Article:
As tariffs are announced, ND producers meet with Secretary Ross on trade
WASHINGTON, D.C. -- Just as President Donald Trump was announcing tariffs on $50 billion of Chinese products, a group of North Dakota farmers were in the West Wing of the White House to talk about trade and tariffs and how they affect agriculture.
WASHINGTON, D.C. - Just as President Donald Trump was announcing tariffs on $50 billion of Chinese products, a group of North Dakota farmers were in the West Wing of the White House to talk about trade and tariffs and how they affect agriculture.
“That created a little bit of excitement, both logistically and otherwise,” said Rep. Kevin Cramer, R-N.D., who orchestrated the visit to the White House to visit U.S. Secretary of Commerce Wilbur Ross.
Cramer said the purpose of the visit was for Ross to hear from someone “who actually puts their hands into the dirt.”
The conversation was diverse and unfiltered, Cramer said, reflecting the wide range of opinions of the Trump administration’s trade strategies. Steve Censky, deputy secretary of the U.S. Department of Agriculture, also was in attendance. Censky, Cramer said, pledged the support of the USDA in making sure farmers aren’t ill-affected by trade negotiations.
According to Cramer’s office, the attendee list included Chad Weckerly, Julie Ellingson, Barry Vculek, Terry Wanzek, Tom Campbell, Kenny Graner, Kevin Skunes and Levi Otis.
Cramer said Ross outlined the history of U.S. trade and how the country arrived at the current state of trade negotiations and disputes. From there, the various producers shared their viewpoints.
A majority viewpoint, Cramer said, seemed to be that most producers at the meeting liked the goals of trying to level the field on trade, but they are worried about being collateral damage from such tactics as the tariffs put in place on Friday. At a time of low commodity prices, many farmers and ranchers are not in favor of creating more risk and uncertainty in the market.
Cramer said Skunes, who serves as president of the National Corn Growers Association, generally represented the majority viewpoint of pointing out how important trade is to North Dakota farmers and ranchers.
Skunes labeled the meeting “OK.”
“The administration certainly has some ideas on how they want to handle this,” Skunes said. “We heard those and they heard our thoughts.”
Skunes said it’s hard for American farmers to bear the brunt of trade problems, and while he understands that China hasn’t operated within the rules, he would like to see other trade partners brought in to help.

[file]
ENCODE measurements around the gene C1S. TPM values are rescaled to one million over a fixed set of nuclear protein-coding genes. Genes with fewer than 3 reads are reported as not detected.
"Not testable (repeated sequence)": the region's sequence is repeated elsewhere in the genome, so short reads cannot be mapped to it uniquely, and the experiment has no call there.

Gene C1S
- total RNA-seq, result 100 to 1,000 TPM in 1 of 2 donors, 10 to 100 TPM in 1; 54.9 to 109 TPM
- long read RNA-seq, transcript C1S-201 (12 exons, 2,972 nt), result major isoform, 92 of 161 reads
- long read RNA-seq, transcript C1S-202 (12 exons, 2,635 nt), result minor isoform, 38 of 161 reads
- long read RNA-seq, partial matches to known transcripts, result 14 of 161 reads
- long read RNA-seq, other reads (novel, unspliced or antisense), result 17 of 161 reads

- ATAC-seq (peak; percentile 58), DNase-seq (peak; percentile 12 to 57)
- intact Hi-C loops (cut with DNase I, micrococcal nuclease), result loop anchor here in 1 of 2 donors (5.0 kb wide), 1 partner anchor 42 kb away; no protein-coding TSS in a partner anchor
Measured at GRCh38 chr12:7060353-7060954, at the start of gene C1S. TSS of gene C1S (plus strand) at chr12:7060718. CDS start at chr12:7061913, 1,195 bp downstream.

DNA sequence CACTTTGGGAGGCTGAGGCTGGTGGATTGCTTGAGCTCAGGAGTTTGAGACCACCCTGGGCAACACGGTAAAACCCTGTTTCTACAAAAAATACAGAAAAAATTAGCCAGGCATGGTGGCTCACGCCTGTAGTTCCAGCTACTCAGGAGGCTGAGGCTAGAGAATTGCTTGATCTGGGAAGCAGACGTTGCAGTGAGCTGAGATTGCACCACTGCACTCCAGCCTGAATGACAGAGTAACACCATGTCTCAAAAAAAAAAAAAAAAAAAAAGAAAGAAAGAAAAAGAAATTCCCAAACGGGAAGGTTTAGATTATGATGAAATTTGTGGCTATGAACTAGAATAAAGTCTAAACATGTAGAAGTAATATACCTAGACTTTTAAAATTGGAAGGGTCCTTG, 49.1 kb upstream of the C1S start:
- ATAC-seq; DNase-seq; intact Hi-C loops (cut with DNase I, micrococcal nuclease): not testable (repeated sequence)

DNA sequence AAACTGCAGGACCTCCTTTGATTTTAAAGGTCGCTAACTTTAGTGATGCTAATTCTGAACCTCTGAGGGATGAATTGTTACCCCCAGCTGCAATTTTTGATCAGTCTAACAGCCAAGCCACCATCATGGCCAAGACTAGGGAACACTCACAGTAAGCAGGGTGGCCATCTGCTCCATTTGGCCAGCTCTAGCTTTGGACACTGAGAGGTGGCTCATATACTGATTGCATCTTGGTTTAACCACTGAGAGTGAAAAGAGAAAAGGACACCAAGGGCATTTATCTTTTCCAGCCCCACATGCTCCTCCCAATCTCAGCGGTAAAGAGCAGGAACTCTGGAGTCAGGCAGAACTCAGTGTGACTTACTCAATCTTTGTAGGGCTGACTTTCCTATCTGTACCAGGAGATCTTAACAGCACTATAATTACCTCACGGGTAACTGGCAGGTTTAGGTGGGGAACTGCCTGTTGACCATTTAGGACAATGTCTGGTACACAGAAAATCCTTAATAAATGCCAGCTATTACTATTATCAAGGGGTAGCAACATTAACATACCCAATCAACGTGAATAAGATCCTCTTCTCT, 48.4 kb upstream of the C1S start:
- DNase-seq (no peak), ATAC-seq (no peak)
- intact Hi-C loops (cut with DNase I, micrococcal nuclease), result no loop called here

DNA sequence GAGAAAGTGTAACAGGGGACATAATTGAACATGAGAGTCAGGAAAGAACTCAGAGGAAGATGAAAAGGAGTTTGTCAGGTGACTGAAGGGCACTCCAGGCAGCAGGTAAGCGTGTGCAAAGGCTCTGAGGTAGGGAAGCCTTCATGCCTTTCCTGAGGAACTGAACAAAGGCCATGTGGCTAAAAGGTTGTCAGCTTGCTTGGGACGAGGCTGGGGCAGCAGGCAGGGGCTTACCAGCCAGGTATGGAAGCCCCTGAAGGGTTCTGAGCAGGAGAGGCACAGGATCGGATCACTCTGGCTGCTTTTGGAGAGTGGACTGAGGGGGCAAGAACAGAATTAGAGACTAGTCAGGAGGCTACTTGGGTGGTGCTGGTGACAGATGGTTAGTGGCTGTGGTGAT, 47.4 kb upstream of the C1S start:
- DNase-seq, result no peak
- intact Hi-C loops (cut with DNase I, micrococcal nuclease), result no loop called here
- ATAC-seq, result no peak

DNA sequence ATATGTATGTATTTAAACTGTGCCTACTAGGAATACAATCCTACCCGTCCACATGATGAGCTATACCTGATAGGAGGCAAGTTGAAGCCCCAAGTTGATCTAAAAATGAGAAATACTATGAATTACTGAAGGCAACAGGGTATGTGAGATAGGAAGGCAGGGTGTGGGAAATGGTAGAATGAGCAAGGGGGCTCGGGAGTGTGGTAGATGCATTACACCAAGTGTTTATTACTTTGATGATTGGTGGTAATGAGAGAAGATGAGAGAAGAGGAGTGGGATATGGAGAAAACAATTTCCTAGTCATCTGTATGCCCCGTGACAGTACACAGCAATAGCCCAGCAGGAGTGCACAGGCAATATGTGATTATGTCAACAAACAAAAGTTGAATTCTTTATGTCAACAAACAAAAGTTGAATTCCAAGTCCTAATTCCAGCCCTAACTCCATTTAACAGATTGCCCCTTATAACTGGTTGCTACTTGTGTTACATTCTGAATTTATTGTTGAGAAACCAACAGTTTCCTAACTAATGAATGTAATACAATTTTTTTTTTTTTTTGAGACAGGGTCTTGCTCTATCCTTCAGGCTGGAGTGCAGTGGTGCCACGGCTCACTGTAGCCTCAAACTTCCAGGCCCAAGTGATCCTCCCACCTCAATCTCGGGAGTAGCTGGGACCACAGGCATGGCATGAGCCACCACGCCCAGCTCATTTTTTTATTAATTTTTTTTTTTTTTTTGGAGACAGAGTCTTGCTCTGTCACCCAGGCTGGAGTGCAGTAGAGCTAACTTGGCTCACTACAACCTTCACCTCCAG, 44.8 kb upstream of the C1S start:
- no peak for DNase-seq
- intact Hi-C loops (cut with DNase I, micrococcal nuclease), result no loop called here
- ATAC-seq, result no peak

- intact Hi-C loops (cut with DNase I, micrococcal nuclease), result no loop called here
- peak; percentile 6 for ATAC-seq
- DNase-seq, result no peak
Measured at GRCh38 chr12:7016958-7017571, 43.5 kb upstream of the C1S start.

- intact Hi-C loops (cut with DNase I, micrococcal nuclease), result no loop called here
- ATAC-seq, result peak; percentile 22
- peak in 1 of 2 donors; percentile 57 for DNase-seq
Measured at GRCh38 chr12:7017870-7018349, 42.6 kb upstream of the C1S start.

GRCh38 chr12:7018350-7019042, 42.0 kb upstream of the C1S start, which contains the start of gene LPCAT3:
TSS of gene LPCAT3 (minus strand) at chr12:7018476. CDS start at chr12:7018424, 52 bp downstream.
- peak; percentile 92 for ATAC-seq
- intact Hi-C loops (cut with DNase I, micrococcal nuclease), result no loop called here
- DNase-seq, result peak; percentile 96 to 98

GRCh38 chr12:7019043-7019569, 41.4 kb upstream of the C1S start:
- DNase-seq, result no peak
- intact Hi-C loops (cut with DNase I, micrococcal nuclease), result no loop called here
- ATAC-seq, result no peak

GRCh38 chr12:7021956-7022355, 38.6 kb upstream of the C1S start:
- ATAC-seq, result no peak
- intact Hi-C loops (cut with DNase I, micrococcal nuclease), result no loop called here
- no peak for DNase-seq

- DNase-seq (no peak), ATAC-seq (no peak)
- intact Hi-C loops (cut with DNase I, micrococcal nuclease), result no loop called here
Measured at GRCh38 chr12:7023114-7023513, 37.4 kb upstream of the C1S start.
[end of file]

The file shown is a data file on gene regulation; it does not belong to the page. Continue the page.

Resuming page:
“We’d just like to see cooler heads prevail and get to the bargaining table,” he said.
Skunes pointed out that “farm country helped get President Trump elected.”
“There was a reason we did that. We think he understands trade. And I think as an industry we want to stand behind the administration and try to fix this,” he said.
However, with commodity prices and net farm income down from the past and farmers having trouble at the bank, that may not last, he said. Agriculture is facing a “perfect storm” of problems, with trade issues with China and the North American Free Trade Agreement, continuing issues regarding the Renewable Fuel Standard and the writing of a new farm bill.
“We want the administration to know, the support can’t last forever,” Skunes said.
Cramer conceded it may be a “rough summer” as those issues play out.
“As long as this doesn’t go well into the fall or into next year or something, they’re willing to participate,” Cramer said. “At the end of the day, it’s got to be a victory.”
However, one attendee said he was fully on board with the Trump administration’s tactics. Graner, who serves as president of the U.S. Cattlemen’s Association, said he has been visiting Washington, D.C., for 15 years to talk about trade imbalances and the need for better trade deals.
“We’re encouraged by this administration’s willingness to renegotiate bad trade deals,” he said.
Graner doesn’t see retaliation from other countries as a long-term concern for U.S. agriculture. If, for instance, China buys more soybeans or corn from South American countries, the countries that had been buying from Brazil or Argentina will need to find new sources, allowing the U.S. to continue selling, albeit to different markets.
“It’s not going to affect our market in a drastic manner,” he said.
Along with trade with China, the renegotiation of NAFTA also was a popular topic of conversation. Ross told attendees that the president remains committed to resolving NAFTA, Cramer said.
Graner, for one, would like to see plenty of changes within NAFTA, notably the issue of Canada being able to rate all U.S. grain at feed grade. If the U.S. stays the course, things could get worse, he said.
“Or do we shake things up and shoot for a better deal?” Graner pondered. “I’m willing to take the chance.”